The cruise went on for about three hours out in Semiahmoo Bay, and I was able to make many photos in the changing light. Some of the most notable were of the Lady Washington with Mount Baker as a backdrop. However, the only disappointment was the lack of wind. There was only an occasional slight breeze to fill the sails and push us on at 1.5 knots per hour.

If you would like to know more about the ships and their schedule please check out the Grays Harbor Historical Society website. I hope you enjoy these photos, I’ll definitely be adding more the next time these ships are in port!

Hawaiian Chieftain masts rigging and sails.Hawaiian Chieftain Sails and Rigging  #62582   Purchase

Hawaiian Chieftain Square Topsail KetchSailing on the Hawaiian Chieftain   #62515  Purchase

Lady Washington at sail Semiahmoo Bay, Washington.Lady Washington at sail in Semiahmoo Bay  #62523  Purchase

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Fort Casey State Park

Fort Casey State ParkFort Casey State Park  #62178b  Purchase

Back in late April I made a brief visit to Fort Casey State Park located on Whidbey Island. Years ago, when we lived on South Whidbey I would make regular trips to this scenic and historic park. Later we would bring relatives there when visiting from back east. But although I’ve always wanted to spend some time photographing the park it never seemed to fit into the schedule. That is until this April, when I planned an Olympic Park coast trip. Coming down from Bellingham I stopped for the day at Fort Casey before taking the Keystone Port Townsend Ferry, adjacent to the park, the next morning.

Fort Casey State Park is an attractive destination for several reasons. First, it sites on the west side of Whidbey Island with a commanding view of the Olympic Mountains, the Strait of Juan De Fuca, and Admiralty Inlet. One could spend a day sitting on the bluff just watching ships sail by. With the right timing you can even witness an aircraft carrier from the Home Port in Everett sail by. With exceptional luck and a good set of binoculars it’s possible to even see a Trident submarine.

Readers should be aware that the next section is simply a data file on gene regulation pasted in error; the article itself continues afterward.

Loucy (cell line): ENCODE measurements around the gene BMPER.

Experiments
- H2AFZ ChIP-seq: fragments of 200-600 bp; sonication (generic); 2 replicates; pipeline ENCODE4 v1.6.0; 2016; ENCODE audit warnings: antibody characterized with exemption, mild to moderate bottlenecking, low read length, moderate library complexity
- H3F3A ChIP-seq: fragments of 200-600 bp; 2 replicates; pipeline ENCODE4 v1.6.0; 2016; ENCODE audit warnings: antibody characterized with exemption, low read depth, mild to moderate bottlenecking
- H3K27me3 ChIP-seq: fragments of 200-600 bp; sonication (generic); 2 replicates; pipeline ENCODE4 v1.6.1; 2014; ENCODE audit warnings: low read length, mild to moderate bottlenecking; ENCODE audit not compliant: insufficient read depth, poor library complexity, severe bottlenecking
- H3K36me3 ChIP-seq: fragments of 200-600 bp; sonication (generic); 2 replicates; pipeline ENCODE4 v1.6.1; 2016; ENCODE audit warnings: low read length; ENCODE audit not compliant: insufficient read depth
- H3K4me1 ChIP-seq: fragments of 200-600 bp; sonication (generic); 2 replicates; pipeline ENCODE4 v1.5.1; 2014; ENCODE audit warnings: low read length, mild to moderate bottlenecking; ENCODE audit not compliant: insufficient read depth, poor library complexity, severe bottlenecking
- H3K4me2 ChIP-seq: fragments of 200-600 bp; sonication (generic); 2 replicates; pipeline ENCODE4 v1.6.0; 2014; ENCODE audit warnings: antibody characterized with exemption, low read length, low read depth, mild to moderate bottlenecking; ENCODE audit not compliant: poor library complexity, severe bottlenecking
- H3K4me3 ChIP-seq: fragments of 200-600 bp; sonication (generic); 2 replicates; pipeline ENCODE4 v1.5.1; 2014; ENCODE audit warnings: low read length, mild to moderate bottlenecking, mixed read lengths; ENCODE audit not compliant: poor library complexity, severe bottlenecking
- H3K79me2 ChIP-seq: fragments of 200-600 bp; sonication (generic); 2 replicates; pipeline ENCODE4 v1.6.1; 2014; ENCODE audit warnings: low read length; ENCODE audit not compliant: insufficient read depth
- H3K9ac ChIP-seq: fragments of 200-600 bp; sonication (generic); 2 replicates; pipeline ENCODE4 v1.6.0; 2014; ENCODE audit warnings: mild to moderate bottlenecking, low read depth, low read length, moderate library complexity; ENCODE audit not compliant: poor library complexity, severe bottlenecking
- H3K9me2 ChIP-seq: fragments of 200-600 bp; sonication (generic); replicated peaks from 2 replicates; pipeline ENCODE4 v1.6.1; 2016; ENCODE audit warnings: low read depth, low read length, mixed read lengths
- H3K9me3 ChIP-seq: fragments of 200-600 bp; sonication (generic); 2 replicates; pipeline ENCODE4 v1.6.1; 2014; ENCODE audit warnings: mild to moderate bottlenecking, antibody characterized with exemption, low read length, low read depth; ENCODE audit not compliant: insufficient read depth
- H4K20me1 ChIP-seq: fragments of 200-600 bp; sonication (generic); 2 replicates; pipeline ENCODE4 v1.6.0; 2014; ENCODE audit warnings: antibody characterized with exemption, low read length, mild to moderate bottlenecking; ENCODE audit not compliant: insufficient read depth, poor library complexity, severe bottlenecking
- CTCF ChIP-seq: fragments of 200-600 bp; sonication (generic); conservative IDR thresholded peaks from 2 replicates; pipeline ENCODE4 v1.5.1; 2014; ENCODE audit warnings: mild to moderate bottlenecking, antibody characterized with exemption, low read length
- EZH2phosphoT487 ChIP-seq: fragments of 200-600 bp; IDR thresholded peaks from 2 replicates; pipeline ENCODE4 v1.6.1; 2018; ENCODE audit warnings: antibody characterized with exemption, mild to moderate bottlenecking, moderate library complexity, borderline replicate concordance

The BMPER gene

Fort Casey State Park disappearing gunFort Casey State Park Battery Worth 10″ Disappearing Gun  #62165   Purchase

Fort Casey State Park, part of the Triangle of Fire

Aside from the views and ships the next biggest attraction of the park is the fort itself. Fort Casey if one of the three coastal forts forming the “Triangle of Fire”. Built around 1890 the forts guarded against invaders attempting to make their way into Puget Sound. At the time the forts were armed with a variety of artillery including state of the art 10 inch guns mounted on disappearing carriages. However, these guns became obsolete in less than twenty years. Most were sold for scrap or placed in forts in the Philippines, but two were eventually brought back years later as historic display pieces.

Fort Casey State Park, WashingtonFort Casey State Park Batteries and Bunkers  #62170   Purchase

Fort Casey State Park, battery bunkers.Fort Casey State Park Bunkers  #62105   Purchase

A visit to Fort Casey wouldn’t be complete without checking out the guns and the concrete bunkers of the batteries. These bunkers are a hands down favorite for families and their children. On a busy summer weekend kids will be running in and out of the bunkers, having a blast playing hide and seek.  If all of the above isn’t enough, there is also Admiralty Head Lighthouse to explore. Plus long stretches of driftwood strewn cobblestone beaches, camping and picnic areas.

Admiralty Head Lighthouse, Washington Fort Casey State ParkAdmiralty Head Lighthouse  #62218   Purchase

The kid in me loves all of this, but on this trip I also wanted to enjoy making long overdue photos. Fortunately on this visit the weather was beautiful and I had some nice evening light to work with. The park can offer a pleasant afternoon of fun, but I recommend staying a night or two. That way you can enjoy the sunset, and maybe take the Ferry over to Port Townsend the next day. Don’t forget your State Parks Discovery Pass, and to make reservations in advance for camping or for driving on the Ferry. Have fun!

Fort Casey Officers residence, Whidbey Island Washington Camp CaseyOfficers Residence Fort Casey  #62141  Purchase

10 inch gun, Fort Casey State ParkFort Casey State Park Battery Worth 10″ Disappearing Gun  #62087   Purchase

Forty Casey State Park WashingtonFort Casey State Park Battery Turman  #62083  Purchase